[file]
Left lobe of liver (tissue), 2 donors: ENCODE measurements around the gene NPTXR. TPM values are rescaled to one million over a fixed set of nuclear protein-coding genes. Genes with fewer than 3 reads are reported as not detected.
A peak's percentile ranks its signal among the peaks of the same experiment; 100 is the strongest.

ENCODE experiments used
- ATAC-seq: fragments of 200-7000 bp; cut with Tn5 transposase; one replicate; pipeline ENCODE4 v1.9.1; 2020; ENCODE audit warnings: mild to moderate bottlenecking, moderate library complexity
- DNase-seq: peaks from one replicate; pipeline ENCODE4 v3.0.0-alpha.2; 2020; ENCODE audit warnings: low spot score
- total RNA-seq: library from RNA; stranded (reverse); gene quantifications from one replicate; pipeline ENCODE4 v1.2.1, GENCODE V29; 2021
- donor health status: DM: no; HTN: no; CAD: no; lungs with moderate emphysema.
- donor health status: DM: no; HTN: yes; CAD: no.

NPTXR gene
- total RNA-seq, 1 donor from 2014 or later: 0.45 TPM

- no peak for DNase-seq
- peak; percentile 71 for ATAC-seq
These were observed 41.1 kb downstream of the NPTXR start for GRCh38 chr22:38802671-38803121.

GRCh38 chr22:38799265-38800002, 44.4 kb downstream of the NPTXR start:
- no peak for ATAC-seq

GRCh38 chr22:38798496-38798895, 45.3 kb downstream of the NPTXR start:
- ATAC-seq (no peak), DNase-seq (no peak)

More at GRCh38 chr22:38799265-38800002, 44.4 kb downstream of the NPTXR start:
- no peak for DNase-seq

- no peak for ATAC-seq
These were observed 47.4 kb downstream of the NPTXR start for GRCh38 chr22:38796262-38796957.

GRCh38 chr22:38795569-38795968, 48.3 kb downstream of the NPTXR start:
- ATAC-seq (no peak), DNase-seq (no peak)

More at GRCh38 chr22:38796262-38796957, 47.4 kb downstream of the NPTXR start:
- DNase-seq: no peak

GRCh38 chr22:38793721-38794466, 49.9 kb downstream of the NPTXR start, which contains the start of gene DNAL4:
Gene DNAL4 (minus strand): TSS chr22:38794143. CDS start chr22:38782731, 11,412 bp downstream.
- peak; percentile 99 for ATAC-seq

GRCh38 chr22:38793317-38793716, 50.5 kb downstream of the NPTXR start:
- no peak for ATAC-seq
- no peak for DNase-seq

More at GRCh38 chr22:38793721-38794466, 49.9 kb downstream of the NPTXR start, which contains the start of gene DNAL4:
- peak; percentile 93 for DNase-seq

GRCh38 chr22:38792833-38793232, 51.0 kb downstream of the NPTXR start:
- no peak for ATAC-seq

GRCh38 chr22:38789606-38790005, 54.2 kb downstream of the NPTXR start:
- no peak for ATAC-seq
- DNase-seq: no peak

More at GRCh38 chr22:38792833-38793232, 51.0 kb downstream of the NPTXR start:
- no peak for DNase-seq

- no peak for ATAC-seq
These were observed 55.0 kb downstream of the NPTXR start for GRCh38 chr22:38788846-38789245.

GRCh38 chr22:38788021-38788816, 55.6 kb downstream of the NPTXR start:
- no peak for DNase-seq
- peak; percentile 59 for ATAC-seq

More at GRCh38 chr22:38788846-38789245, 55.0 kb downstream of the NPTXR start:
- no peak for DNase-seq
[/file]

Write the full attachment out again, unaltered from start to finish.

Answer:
Left lobe of liver (tissue), 2 donors: ENCODE measurements around the gene NPTXR. TPM values are rescaled to one million over a fixed set of nuclear protein-coding genes. Genes with fewer than 3 reads are reported as not detected.
A peak's percentile ranks its signal among the peaks of the same experiment; 100 is the strongest.

ENCODE experiments used
- ATAC-seq: fragments of 200-7000 bp; cut with Tn5 transposase; one replicate; pipeline ENCODE4 v1.9.1; 2020; ENCODE audit warnings: mild to moderate bottlenecking, moderate library complexity
- DNase-seq: peaks from one replicate; pipeline ENCODE4 v3.0.0-alpha.2; 2020; ENCODE audit warnings: low spot score
- total RNA-seq: library from RNA; stranded (reverse); gene quantifications from one replicate; pipeline ENCODE4 v1.2.1, GENCODE V29; 2021
- donor health status: DM: no; HTN: no; CAD: no; lungs with moderate emphysema.
- donor health status: DM: no; HTN: yes; CAD: no.

NPTXR gene
- total RNA-seq, 1 donor from 2014 or later: 0.45 TPM

- no peak for DNase-seq
- peak; percentile 71 for ATAC-seq
These were observed 41.1 kb downstream of the NPTXR start for GRCh38 chr22:38802671-38803121.

GRCh38 chr22:38799265-38800002, 44.4 kb downstream of the NPTXR start:
- no peak for ATAC-seq

GRCh38 chr22:38798496-38798895, 45.3 kb downstream of the NPTXR start:
- ATAC-seq (no peak), DNase-seq (no peak)

More at GRCh38 chr22:38799265-38800002, 44.4 kb downstream of the NPTXR start:
- no peak for DNase-seq

- no peak for ATAC-seq
These were observed 47.4 kb downstream of the NPTXR start for GRCh38 chr22:38796262-38796957.

GRCh38 chr22:38795569-38795968, 48.3 kb downstream of the NPTXR start:
- ATAC-seq (no peak), DNase-seq (no peak)

More at GRCh38 chr22:38796262-38796957, 47.4 kb downstream of the NPTXR start:
- DNase-seq: no peak

GRCh38 chr22:38793721-38794466, 49.9 kb downstream of the NPTXR start, which contains the start of gene DNAL4:
Gene DNAL4 (minus strand): TSS chr22:38794143. CDS start chr22:38782731, 11,412 bp downstream.
- peak; percentile 99 for ATAC-seq

GRCh38 chr22:38793317-38793716, 50.5 kb downstream of the NPTXR start:
- no peak for ATAC-seq
- no peak for DNase-seq

More at GRCh38 chr22:38793721-38794466, 49.9 kb downstream of the NPTXR start, which contains the start of gene DNAL4:
- peak; percentile 93 for DNase-seq

GRCh38 chr22:38792833-38793232, 51.0 kb downstream of the NPTXR start:
- no peak for ATAC-seq

GRCh38 chr22:38789606-38790005, 54.2 kb downstream of the NPTXR start:
- no peak for ATAC-seq
- DNase-seq: no peak

More at GRCh38 chr22:38792833-38793232, 51.0 kb downstream of the NPTXR start:
- no peak for DNase-seq

- no peak for ATAC-seq
These were observed 55.0 kb downstream of the NPTXR start for GRCh38 chr22:38788846-38789245.

GRCh38 chr22:38788021-38788816, 55.6 kb downstream of the NPTXR start:
- no peak for DNase-seq
- peak; percentile 59 for ATAC-seq

More at GRCh38 chr22:38788846-38789245, 55.0 kb downstream of the NPTXR start:
- no peak for DNase-seq